PROF. ACKERMAN: All right... All right. I understand. It takes time for all of this to sink in. Just, let’s finish this exceptional young woman’s story. How did she leave this world?
ULISES BELANO: I wasn’t there. Can I leave now?
PROF. ACKERMAN: How was it for you? Tell me this one last thing.
ULISES BELANO: Fine. Then I’m off, and you can get in someone else who’s more open to your science. It was the first day we left her unattended. All of us had things to do, she was quiet and peaceful for the past days, and we saw no harm in leaving her alone for a couple of hours. I came home, she was not there, front door was unlocked. I ran around the block like a maniac in pouring rain and got soaked to the bone. That was it, basically.
PROF. ACKERMAN: You didn’t find her, Ulises.
ULISES BELANO: Well, I obviously didn’t find her, Ralf! No, I did not find her. And you know what I did?
PROF. ACKERMAN: No. Tell me, go ahead and tell me. Open my eyes.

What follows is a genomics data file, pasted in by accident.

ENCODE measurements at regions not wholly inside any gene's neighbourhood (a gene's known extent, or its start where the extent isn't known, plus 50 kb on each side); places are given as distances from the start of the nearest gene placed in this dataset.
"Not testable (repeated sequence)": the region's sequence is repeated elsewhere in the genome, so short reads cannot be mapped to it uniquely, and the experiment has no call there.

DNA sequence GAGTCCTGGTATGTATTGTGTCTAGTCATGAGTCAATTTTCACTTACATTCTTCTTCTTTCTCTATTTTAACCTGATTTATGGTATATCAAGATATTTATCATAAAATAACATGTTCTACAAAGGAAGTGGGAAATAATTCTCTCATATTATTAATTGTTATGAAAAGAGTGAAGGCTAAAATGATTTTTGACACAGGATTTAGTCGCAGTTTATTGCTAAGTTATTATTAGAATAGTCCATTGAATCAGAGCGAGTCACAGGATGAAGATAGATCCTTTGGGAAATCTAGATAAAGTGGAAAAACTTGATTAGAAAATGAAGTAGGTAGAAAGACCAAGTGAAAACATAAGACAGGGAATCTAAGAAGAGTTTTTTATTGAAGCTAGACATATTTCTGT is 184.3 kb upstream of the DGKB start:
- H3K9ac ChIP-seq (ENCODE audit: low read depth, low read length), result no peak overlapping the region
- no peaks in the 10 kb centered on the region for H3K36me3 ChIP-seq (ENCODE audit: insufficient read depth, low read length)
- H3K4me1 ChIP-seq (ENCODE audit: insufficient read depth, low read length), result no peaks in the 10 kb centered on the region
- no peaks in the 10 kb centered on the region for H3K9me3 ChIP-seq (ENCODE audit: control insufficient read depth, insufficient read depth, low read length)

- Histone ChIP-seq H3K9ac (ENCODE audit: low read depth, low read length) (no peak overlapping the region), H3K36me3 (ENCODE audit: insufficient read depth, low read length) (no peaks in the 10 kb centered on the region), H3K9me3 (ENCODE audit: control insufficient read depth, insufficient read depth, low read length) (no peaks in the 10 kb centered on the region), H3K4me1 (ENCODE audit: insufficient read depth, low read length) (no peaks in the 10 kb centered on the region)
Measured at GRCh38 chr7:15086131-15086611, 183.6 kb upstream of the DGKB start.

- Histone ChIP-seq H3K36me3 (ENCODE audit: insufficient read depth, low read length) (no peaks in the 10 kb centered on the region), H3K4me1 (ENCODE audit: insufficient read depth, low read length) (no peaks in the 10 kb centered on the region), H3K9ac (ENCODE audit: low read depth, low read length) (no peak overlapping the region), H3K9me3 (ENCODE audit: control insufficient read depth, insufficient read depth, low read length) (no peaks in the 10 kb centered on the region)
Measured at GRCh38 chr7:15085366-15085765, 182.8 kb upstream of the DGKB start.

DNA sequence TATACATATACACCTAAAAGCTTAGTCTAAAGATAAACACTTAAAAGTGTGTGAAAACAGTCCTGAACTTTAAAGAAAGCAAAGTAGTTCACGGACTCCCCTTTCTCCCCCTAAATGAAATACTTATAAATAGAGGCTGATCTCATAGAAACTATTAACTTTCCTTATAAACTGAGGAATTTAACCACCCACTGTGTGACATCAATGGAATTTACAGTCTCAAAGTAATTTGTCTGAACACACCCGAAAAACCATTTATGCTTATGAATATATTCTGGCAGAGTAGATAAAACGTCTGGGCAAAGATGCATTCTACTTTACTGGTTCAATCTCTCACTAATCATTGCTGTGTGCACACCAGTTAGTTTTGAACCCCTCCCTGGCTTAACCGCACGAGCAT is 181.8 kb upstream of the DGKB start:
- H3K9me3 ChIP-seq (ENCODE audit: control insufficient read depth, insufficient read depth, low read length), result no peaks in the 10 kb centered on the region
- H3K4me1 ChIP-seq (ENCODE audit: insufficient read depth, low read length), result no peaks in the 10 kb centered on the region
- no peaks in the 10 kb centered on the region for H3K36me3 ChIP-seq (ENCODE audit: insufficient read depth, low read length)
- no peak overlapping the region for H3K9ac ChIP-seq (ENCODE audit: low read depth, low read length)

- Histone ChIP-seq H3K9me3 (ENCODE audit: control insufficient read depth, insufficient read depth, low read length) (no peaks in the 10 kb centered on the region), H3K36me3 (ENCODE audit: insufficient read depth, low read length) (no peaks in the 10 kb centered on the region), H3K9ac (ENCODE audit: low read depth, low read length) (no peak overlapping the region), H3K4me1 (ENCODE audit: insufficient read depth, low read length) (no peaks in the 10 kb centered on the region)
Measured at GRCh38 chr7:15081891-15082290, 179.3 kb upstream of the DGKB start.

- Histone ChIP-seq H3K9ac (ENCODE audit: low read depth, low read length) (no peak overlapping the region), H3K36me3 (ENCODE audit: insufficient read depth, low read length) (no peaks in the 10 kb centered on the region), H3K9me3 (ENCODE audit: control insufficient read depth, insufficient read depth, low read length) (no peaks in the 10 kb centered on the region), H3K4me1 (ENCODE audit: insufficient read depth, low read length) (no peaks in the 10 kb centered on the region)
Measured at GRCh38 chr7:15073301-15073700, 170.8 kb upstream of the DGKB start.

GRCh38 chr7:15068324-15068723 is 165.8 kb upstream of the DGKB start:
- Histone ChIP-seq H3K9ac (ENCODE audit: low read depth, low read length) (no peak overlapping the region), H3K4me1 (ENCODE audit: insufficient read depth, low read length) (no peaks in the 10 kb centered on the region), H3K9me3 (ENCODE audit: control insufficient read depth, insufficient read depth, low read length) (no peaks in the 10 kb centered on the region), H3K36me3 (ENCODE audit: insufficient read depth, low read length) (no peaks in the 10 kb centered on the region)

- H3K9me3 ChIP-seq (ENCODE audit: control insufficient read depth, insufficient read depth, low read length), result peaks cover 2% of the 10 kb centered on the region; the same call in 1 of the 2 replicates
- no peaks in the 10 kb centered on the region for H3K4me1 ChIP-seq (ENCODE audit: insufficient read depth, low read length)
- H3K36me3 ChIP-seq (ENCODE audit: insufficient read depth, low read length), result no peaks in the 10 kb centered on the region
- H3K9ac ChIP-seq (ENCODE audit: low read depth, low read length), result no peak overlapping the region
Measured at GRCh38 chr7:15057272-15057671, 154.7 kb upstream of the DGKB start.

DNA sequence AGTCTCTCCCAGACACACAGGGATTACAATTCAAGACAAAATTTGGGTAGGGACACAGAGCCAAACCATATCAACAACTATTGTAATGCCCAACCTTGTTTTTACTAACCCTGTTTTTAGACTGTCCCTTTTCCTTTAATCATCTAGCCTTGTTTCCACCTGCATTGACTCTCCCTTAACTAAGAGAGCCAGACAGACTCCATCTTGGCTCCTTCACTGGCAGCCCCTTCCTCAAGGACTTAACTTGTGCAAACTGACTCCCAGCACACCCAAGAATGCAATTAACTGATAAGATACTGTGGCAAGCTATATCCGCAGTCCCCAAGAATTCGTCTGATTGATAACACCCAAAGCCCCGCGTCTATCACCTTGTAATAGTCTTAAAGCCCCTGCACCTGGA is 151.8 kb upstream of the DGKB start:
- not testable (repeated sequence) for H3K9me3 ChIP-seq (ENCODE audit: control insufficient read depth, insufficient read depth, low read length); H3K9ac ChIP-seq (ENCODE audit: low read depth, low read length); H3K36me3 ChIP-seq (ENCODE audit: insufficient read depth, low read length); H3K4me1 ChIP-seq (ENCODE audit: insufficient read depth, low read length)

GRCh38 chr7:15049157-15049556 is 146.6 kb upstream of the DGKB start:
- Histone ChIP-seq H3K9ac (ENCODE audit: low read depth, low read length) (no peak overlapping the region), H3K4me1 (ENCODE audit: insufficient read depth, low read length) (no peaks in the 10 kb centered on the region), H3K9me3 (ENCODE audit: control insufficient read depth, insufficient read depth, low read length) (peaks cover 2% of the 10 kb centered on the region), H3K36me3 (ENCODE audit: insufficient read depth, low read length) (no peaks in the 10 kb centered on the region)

ULISES BELANO: I came home and had a warm shower, poured a nice tall glass of whiskey and sat down to read with a fresh pack of cigarettes. Cesárea Tinajero. The only published book by the greatest poet in the Spanish language.
Then the phone rang. I was angry because it interrupted me and I wanted to let it ring, before I saw it was an unknown caller. It was the hospital who found my number in her cell phone. Later they told me I was the only contact in her phone — and that she had me saved a hundred and forty times.
PROF. ACKERMAN: How did you react?
ULISES BELANO: I lit another Lucky Strike and finished my drink. I got dressed and went to the morgue.
PROF. ACKERMAN: All right. All right... You are a good man Ulises. You can help us.
ULISES BELANO: Us. So you’re not the only prominent expert with such ideas?
PROF. ACKERMAN: By all means, no... There are legions of us who are after inducing the disease in our brains. So far we have been unsuccessful. So far...
ULISES BELANO: Well, good luck to you and your friends.